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Q&A: Changes in the U.S. Economy

These are encouraging signs of a better educated workforce.

Question: The service sector employs more than 80 percent of the U.S. economy — and this is good? Where are the manufacturing jobs and the steel mills? And you want me to be encouraged?

Ric: I can certainly understand your angst at the fact that the United States is no longer the industrial powerhouse it once was.

But, that said, yes, you should indeed be encouraged. Although it’s true that manufacturing employment has dropped from 53 percent in the 1950s to less than 6 percent today, it is also true that agricultural employment fell from 90 percent in 1850 to less than 15 percent in 1950 and today is less than 3 percent. I don’t think you’d suggest that we’d all be better off if everyone went back to the hard physical labor working on farms like we were 150 years ago.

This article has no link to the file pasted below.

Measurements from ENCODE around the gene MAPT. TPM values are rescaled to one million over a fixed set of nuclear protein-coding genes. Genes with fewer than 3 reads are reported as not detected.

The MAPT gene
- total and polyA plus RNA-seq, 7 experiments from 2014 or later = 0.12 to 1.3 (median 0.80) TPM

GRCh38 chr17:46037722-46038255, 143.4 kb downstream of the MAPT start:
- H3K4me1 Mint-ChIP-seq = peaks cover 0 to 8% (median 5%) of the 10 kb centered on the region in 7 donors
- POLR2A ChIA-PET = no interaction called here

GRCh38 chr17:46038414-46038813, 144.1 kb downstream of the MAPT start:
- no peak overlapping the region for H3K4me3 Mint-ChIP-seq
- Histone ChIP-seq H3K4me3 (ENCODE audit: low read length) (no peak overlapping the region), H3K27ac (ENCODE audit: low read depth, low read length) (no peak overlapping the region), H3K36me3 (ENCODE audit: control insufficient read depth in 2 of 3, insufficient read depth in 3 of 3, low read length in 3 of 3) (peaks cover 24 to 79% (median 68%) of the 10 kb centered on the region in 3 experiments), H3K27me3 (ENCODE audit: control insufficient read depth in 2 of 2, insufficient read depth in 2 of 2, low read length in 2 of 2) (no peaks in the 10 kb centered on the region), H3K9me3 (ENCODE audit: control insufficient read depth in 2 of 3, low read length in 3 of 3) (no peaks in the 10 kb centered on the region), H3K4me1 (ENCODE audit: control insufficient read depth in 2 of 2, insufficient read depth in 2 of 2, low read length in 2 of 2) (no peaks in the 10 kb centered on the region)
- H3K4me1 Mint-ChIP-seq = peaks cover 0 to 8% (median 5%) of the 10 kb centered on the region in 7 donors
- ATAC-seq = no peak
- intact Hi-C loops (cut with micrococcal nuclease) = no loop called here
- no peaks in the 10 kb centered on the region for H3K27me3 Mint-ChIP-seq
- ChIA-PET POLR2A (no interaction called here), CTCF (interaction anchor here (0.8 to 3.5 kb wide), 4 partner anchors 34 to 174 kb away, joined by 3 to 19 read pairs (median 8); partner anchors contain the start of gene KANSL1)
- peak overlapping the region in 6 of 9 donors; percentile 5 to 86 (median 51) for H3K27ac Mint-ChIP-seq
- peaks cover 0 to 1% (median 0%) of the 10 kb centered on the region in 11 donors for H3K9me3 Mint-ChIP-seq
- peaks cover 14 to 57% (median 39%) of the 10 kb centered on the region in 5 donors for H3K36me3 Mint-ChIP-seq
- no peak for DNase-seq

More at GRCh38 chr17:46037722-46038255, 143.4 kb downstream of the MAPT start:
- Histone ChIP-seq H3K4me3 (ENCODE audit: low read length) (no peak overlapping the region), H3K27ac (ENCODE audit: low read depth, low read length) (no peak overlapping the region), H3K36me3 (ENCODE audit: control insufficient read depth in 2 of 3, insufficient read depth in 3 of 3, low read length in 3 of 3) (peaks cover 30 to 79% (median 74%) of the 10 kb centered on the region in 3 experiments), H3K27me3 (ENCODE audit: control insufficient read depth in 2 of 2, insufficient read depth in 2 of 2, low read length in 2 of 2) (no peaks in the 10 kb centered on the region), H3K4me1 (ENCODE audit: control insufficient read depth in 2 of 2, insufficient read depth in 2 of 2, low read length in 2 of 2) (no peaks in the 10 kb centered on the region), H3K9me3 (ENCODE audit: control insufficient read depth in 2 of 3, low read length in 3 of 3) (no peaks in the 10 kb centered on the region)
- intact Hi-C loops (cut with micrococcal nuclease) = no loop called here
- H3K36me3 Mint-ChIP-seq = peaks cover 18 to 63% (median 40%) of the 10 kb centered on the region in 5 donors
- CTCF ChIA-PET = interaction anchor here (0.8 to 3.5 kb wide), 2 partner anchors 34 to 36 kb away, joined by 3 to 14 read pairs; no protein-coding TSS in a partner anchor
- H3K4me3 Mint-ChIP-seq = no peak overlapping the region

Just as our nation shifted from an agricultural society to the Industrial Age, now it is giving way to the Information Age — meaning the service sector. This is outstanding, and we are the world leader. People have better jobs — more interesting, lower physical risk, higher in pay, with longer capacity because we can work using our brains for many more years than we can using our backs.

Equally important, the U.S. industrial sector that matters most — technology — is strong and growing. Foreign nations are making low-tech products (think textiles) while we remain leaders in such areas as pharmaceuticals and high-tech equipment. Again, we have smarter, higher-paid workers doing more interesting work.

There is certainly disruption as a result of this. Many jobs are being eliminated, and those workers must get retrained. But such is the nature of growth. A better-educated workforce is how the United States will remain the world economic power it has been for 100 years. So, yes, you should be encouraged!

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